%E2%80%93Saint-J%C3%A9r%
C3%B4me_Line_(AMT) 

This picture was taken and submitted by Massey F. Jones
CPR Bordeaux Station
This picture was taken between 1977 
and 1985
This picture was take and submitted by Etienne Ozorak, Sacramento, California
A small pocket timetable (4 x 6 ½ inches)
from VIA Rail, valid October 31, 
1976 – April 23, 1977 
identified trains as VIA CP in red or 
VIA CN in blue,
before everything was finally absorbed 
and a few routes eliminated; one of which 
was the Montreal -
Mont Laurier,  having served skiers and
summer vacationers for 90 years.

Bordeaux shown here is the 5th station,
served passengers in northeast Montreal,
while Westmount, Montreal West and Park Avenue (also called Jean 
Talon) catered to those more the west.

50 years ago the countryside became mostly farmland and low rolling hills after leaving Bordeaux. Today, a lot of Laval 
(St-Martin Jct on the timetable) a few
miles north is fairly well built-up but
Shawbridge is still the start of
"cottage country" and Mont Tremblant 
is a renowned centre for winter sports.

Submitted by Massey F. Jones
The Canadian Pacific Railway route of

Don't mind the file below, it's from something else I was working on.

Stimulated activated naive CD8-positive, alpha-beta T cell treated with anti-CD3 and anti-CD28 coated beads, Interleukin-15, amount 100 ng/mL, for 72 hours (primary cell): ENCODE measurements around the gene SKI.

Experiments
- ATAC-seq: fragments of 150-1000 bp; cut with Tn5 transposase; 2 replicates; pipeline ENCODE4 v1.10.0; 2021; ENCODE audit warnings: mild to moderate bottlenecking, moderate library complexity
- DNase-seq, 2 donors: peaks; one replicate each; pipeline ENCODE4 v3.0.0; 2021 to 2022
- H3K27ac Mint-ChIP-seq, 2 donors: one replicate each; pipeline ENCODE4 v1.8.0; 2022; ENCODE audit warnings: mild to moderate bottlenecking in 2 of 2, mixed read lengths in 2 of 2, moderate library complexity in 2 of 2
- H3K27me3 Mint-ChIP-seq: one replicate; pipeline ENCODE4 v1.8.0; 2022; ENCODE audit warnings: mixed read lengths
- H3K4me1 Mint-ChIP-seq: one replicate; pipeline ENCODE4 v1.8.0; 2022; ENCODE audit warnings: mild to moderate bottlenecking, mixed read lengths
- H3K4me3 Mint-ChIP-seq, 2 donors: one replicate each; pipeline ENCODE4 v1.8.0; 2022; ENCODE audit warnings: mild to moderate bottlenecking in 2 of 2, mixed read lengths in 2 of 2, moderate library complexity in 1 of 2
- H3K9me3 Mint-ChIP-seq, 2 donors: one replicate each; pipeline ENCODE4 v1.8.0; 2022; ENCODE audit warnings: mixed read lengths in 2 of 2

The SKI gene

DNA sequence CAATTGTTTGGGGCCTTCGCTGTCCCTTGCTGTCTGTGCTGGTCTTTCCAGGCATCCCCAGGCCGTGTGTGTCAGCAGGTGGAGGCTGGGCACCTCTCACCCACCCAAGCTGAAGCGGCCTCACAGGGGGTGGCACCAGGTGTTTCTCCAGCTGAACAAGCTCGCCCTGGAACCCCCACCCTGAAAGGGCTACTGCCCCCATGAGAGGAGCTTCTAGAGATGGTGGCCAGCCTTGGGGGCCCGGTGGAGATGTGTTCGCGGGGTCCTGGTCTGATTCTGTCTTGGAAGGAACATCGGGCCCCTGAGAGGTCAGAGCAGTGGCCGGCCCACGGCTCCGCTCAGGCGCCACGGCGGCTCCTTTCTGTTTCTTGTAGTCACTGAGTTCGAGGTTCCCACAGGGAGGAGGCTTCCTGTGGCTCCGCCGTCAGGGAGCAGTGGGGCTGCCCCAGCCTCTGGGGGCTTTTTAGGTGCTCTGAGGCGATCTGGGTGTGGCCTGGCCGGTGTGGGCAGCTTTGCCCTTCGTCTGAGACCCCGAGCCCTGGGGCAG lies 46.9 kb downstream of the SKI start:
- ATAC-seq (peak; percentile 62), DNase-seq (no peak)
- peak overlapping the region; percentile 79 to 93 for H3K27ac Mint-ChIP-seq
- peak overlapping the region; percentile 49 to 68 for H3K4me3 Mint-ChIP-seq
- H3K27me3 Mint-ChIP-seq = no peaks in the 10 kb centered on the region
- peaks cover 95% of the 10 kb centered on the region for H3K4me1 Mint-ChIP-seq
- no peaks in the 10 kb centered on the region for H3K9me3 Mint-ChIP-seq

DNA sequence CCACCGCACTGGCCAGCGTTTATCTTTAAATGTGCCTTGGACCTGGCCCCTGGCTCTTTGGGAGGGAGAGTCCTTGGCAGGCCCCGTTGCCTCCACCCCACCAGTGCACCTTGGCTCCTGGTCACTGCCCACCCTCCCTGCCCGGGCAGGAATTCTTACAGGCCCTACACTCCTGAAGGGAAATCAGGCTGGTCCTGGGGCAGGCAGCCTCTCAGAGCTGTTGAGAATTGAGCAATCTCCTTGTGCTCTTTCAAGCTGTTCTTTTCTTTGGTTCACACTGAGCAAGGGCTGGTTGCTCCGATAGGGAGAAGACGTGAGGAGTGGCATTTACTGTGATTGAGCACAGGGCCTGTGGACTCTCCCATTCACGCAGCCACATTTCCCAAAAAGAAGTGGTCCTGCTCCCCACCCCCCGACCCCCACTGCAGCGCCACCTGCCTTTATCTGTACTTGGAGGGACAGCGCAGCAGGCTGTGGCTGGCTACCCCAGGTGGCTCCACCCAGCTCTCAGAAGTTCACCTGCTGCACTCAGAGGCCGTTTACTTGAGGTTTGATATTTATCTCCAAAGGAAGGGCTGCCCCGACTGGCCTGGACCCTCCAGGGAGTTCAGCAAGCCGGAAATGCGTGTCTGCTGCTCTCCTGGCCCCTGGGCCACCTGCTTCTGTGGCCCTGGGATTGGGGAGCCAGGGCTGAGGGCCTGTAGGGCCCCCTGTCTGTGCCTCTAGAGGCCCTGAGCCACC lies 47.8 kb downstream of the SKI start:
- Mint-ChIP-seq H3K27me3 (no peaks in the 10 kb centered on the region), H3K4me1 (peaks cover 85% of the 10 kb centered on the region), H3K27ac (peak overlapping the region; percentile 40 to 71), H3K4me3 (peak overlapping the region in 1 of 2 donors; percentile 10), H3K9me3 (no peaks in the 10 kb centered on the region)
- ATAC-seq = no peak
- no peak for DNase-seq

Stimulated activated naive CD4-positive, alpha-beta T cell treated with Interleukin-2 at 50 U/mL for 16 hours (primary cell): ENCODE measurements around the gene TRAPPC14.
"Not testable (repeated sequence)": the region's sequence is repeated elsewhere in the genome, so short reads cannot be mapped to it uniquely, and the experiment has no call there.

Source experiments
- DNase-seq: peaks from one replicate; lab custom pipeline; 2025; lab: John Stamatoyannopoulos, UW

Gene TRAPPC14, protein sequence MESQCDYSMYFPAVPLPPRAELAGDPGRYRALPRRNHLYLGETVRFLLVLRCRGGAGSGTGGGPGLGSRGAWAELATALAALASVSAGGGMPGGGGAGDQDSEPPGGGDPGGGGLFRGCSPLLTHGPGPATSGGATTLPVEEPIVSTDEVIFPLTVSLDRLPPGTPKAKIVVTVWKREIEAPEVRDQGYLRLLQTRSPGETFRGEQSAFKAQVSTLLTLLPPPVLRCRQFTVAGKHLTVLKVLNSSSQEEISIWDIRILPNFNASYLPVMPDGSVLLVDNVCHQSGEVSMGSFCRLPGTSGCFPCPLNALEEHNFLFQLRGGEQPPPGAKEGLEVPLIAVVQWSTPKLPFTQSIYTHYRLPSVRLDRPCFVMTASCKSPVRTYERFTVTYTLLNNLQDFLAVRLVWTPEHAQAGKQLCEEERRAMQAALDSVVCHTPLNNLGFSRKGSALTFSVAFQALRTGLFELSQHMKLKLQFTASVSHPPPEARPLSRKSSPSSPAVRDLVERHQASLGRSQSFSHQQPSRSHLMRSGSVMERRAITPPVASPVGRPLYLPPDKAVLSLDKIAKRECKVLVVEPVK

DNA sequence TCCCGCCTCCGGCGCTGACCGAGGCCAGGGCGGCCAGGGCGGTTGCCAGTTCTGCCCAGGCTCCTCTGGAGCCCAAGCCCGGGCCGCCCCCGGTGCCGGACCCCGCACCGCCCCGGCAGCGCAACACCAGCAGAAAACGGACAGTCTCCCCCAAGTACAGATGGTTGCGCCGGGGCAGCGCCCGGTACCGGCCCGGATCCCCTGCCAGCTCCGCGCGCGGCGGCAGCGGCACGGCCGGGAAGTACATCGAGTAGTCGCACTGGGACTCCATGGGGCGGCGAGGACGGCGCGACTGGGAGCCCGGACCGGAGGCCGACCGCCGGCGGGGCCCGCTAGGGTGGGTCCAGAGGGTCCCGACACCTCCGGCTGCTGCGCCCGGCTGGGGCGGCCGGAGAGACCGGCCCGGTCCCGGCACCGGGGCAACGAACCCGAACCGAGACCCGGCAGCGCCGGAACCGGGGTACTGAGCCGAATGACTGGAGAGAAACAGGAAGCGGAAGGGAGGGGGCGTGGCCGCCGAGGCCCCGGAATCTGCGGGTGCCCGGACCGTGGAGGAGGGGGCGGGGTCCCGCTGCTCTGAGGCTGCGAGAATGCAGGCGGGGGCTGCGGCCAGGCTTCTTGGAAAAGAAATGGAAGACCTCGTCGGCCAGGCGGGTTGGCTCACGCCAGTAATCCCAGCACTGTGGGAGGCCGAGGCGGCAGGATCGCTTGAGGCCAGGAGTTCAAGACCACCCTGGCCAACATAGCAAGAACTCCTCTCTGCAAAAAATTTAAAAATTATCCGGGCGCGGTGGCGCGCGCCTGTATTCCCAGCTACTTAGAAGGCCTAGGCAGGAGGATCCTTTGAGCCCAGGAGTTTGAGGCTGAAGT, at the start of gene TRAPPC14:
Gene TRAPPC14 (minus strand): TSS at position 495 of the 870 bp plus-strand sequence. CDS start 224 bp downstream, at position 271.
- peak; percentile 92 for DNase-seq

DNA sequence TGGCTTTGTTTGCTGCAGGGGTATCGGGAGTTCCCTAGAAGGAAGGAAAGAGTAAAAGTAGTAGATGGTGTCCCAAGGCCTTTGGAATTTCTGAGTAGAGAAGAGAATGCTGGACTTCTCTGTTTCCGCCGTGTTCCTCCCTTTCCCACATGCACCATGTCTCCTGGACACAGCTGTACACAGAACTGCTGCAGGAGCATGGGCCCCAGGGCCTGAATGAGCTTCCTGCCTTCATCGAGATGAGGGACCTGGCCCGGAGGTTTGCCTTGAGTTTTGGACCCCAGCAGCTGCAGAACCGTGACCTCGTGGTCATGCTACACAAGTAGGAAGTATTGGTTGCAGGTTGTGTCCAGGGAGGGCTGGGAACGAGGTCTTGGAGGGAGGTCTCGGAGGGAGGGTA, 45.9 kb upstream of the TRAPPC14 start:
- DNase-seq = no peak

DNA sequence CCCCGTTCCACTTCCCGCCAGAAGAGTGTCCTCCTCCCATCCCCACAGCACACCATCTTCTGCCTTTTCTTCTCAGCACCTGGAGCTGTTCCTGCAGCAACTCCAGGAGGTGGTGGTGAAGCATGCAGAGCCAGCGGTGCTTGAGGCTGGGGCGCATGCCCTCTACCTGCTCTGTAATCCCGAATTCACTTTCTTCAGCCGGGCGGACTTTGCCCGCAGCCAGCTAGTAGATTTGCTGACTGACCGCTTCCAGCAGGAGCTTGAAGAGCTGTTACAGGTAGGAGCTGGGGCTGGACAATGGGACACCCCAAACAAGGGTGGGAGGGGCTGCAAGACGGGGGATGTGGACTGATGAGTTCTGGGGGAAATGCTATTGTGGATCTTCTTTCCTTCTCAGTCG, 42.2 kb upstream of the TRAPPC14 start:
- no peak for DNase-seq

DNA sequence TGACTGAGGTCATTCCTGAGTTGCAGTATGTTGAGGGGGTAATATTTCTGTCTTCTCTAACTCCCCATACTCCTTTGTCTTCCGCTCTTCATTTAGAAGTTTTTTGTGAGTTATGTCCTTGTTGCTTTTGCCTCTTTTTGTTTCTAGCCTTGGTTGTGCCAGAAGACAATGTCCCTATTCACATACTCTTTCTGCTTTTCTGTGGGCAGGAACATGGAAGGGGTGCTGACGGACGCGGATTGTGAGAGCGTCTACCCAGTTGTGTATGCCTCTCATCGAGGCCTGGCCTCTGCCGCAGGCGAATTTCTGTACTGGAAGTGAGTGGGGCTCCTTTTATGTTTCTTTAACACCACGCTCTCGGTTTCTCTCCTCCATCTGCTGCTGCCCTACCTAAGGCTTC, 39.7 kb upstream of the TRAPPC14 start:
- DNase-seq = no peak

"Montreal-Ottawa via North Shore"
had fairly been in place since the early 
1800s, first with steam and diesels, then
with self-propelled Rail Diesel Cars, till
VIA ended the service about 70 years
later.
Bordeaux was then a key station out of 
north-end Montreal at Mileage 15.5, 
after trains leaving Windsor Station, 
made a large semi-circle through 
Westmount and Montreal West before
proceeding northbound. CN Meanwhile
with its electric traction had cut under 
Mount Royal to reach an area about a
mile away from Bordeaux

The station served commuters and
vacationers escaping to the Laurentians, particularly on ski trains. After the 1960s, Bordeaux started to be less and less used 
and was removed from the location shown 
above and not replaced when commuter 
rail took the same track.

This schedule from a CP timetable 
valid from October 26, 1975 to
April 24, 1976

Submitted by Massey F. Jones